The Extraction Detraction
Dentists hear it all too often; a patient calls in with tooth pain and says “I just want it extracted”. There are times when a tooth needs to be removed, but often, extractions are not the best answer. Here’s some reasons why you should reconsider that knee-jerk reaction to go for the extraction.
Natural Teeth are Best
Dentists always prefer to keep your natural tooth whenever possible, and for good reason. Your teeth are evolutionary marvels, designed by nature to do exactly what you need them to do – and do it well. No replacement option is ever as effective or comfortable as a natural, healthy tooth. Because of this, whenever it is possible to restore the tooth through a procedure (filling, root canal or crown) doctors will always recommend that option first. The apparent drawback to these procedures is that they sometimes are more expensive and more time consuming than an extraction. Sticker shock or the desire to get out of pain can cause patients to jump right to choosing an extraction without considering any restorative options first. Trust your doctor to make recommendations based on what’s best for you and your oral health.
Replacement is Necessary
Just one missing tooth can create a whole slew of problems for the rest of your mouth. Besides being cosmetically unappealing (no one likes having a big gap in their smile), a missing tooth causes functionality issues as well. Your teeth are designed to contact one another to effectively tear, crush and mash your food. When you are missing a tooth, especially a molar, you lose the use of not one, but two teeth. The tooth opposite the extracted tooth has now become obsolete because it has nothing to crush against. Eventually, this lonely tooth will move out of its proper position in the jaw because there is nothing keeping it in place. The teeth in front of and behind the missing tooth now have an open space to shift into as well. In most cases, a bridge or implant to replace a missing tooth can be three to five times more expensive than a restorative procedure.
No Tooth, No Bone
When there is no tooth structure to help support the bone in your jaw, the bone will begin to recede and this causes greater problems for your whole mouth. Bone loss can begin to affect your remaining teeth and not enough bone in the area of the missing tooth can make implant placement difficult, if not impossible.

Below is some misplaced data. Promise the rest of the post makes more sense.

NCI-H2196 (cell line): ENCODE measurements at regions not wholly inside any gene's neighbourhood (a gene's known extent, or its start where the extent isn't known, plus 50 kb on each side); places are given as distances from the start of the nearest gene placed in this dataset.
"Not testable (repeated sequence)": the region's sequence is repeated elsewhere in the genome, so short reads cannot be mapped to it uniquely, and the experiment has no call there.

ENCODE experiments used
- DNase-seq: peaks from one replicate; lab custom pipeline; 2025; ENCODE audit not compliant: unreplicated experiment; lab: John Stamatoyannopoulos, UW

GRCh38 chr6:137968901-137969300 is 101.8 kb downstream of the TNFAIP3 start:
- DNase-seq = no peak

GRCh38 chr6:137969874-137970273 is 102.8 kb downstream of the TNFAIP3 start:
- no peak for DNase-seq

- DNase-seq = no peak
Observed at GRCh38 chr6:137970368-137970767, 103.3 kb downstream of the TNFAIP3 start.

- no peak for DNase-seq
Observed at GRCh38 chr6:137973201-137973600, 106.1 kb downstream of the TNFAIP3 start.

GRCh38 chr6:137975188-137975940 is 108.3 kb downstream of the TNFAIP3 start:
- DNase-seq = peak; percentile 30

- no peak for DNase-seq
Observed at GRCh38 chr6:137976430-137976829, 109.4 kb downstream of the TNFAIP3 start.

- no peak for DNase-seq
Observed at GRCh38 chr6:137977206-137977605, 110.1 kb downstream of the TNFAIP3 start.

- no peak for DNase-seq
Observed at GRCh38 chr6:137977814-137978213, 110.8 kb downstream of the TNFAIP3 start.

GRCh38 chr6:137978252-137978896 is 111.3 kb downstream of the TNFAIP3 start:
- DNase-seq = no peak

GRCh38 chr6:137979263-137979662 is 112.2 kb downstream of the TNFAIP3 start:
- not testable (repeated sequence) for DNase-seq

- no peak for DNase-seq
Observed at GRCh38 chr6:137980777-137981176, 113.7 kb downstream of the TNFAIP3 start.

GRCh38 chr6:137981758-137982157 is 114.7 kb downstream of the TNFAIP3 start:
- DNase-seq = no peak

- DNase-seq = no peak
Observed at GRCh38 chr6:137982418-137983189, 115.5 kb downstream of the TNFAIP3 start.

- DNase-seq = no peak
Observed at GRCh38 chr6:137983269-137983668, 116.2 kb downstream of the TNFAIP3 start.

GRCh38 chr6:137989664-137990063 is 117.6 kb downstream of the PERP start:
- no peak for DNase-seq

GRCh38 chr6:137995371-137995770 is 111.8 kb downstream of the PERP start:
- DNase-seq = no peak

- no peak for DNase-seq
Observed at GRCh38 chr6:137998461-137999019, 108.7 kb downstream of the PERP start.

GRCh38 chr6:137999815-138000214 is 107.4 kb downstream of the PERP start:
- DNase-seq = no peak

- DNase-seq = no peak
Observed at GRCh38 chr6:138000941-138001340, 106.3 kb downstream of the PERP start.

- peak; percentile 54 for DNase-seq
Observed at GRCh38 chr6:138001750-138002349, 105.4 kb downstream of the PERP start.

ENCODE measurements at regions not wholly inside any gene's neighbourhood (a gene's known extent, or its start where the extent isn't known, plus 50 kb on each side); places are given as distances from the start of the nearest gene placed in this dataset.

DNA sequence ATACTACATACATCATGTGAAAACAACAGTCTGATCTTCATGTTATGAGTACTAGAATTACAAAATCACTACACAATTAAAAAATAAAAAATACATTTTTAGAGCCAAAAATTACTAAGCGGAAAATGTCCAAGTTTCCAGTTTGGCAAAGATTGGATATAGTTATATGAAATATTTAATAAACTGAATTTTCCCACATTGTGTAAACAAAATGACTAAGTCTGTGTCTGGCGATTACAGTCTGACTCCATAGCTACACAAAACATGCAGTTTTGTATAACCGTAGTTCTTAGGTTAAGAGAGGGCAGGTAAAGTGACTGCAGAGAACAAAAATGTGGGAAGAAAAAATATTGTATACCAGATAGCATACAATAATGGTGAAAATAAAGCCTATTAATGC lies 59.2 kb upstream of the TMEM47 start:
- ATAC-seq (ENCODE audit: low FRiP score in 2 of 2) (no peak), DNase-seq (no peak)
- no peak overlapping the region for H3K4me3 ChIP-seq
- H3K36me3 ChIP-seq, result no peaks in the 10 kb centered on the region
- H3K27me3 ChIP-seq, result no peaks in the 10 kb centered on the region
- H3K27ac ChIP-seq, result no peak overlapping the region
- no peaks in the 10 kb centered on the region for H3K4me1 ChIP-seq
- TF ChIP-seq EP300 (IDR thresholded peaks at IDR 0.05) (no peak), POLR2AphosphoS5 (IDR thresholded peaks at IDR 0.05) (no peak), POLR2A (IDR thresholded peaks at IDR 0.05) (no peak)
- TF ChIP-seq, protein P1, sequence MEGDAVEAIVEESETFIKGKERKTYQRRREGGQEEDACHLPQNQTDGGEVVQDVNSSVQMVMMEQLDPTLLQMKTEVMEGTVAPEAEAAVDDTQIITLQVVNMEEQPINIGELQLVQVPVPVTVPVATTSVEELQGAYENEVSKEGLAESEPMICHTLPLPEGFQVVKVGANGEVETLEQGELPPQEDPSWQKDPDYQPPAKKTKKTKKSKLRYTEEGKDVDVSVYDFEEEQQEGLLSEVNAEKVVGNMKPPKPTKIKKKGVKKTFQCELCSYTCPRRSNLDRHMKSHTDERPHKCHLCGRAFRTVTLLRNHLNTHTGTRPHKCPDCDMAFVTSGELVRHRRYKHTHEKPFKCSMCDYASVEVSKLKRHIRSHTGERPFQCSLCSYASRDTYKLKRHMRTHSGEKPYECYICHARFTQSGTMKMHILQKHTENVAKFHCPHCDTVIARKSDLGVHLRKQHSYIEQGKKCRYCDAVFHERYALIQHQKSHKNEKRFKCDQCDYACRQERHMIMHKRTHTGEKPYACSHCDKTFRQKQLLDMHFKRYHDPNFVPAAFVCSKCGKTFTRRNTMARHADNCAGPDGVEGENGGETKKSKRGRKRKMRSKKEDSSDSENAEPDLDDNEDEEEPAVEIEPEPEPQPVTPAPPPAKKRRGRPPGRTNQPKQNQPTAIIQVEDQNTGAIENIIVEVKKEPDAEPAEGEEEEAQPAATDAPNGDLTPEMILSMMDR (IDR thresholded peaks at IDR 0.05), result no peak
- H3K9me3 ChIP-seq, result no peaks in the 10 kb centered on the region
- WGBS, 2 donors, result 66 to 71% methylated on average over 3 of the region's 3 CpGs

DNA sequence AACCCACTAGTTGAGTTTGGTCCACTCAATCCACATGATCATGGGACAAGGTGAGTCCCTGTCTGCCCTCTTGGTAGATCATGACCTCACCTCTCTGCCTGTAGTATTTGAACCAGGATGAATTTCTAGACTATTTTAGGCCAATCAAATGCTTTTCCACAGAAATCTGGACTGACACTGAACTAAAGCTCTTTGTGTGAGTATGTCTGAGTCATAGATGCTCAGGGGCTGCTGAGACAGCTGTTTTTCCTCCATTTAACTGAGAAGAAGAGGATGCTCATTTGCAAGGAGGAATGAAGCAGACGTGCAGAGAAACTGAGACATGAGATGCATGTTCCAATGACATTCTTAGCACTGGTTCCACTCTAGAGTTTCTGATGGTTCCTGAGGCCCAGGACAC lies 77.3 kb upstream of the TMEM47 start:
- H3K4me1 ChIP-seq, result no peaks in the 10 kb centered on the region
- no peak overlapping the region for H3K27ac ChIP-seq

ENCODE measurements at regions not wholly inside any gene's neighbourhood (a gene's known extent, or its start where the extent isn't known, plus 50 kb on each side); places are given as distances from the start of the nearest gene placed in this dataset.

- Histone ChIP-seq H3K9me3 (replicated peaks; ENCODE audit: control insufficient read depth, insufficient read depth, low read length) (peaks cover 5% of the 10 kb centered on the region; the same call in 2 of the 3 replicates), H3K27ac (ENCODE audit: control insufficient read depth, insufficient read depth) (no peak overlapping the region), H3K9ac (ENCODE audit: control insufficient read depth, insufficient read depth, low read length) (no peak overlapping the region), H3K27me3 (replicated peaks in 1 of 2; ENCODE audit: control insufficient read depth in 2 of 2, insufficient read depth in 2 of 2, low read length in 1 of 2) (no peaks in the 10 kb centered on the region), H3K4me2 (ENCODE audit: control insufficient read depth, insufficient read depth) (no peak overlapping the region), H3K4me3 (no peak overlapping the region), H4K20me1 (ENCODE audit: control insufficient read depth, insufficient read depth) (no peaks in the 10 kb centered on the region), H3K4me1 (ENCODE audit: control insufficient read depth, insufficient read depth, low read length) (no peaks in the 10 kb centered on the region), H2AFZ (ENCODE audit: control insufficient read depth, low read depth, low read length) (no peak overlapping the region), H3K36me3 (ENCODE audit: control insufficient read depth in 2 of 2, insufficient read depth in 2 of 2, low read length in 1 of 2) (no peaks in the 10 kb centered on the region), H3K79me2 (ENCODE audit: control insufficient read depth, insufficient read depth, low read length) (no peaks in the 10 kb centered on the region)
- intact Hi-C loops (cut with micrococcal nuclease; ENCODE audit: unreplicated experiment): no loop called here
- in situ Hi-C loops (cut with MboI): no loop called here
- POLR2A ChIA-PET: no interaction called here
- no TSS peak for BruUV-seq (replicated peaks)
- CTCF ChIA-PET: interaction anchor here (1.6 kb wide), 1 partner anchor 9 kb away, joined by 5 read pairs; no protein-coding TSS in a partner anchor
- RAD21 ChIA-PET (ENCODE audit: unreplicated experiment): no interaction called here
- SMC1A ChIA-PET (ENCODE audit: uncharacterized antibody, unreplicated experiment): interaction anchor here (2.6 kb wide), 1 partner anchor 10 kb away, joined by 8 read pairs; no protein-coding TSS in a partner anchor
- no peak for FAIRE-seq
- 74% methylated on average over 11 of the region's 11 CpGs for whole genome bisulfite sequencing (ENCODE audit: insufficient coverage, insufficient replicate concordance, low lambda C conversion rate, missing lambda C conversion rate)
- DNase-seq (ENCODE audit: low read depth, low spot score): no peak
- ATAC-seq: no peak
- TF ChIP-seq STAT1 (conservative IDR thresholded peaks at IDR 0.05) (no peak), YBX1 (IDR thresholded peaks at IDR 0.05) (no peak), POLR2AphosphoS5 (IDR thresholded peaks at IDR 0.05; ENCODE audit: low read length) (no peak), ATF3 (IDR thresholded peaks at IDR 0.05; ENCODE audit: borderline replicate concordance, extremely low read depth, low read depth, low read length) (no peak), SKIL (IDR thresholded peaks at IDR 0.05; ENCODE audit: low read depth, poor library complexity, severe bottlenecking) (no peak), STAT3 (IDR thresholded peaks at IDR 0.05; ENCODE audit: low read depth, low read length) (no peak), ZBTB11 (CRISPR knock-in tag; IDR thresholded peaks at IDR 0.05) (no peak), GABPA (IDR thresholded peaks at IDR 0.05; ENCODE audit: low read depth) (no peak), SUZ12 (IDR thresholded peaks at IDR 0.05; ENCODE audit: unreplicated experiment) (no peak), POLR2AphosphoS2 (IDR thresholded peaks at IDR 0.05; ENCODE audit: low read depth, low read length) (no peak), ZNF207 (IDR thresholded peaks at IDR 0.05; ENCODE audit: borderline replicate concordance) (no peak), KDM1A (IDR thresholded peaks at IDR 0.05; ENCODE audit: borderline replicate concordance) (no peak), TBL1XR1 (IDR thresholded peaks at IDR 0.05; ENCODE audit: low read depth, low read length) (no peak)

The healing process after a tooth extraction can require more home care than other procedures. After an extraction, your tissues and bone take time to heal and need to be undisturbed as much as possible. Smokers have a hard time healing from extractions because smoking can dislodge blood clots that form to heal the extraction site. There’s also some limitations for lifting, bending and exercising.
Sometimes, an extraction is the right option. Be sure to discuss all your options with your dentist and make sure you feel comfortable with the course of treatment before jumping in the chair.
This article was submitted by Dr. Matthew Larsen of Yellowstone Family Dental at our request. It is not a “paid for” article nor was it run in exchange for advertising. See “Our Content Submission Policy” infographic to the right.
About the Author: Dr. Larsen grew up on a ranch in northern Utah. He received his Doctor of Dental Medicine (DMD) from the University of Saskatchewan in 2003 before beginning his dental career here in Billings, Montana. He and his wife have three boys and one girl. He loves hiking, fishing, camping, skiing, and four wheeling. He also likes to play basketball, read, watch movies, and keep up to date on new technology gadgets when he isn’t involved in a home improvement project or manicuring the lawn.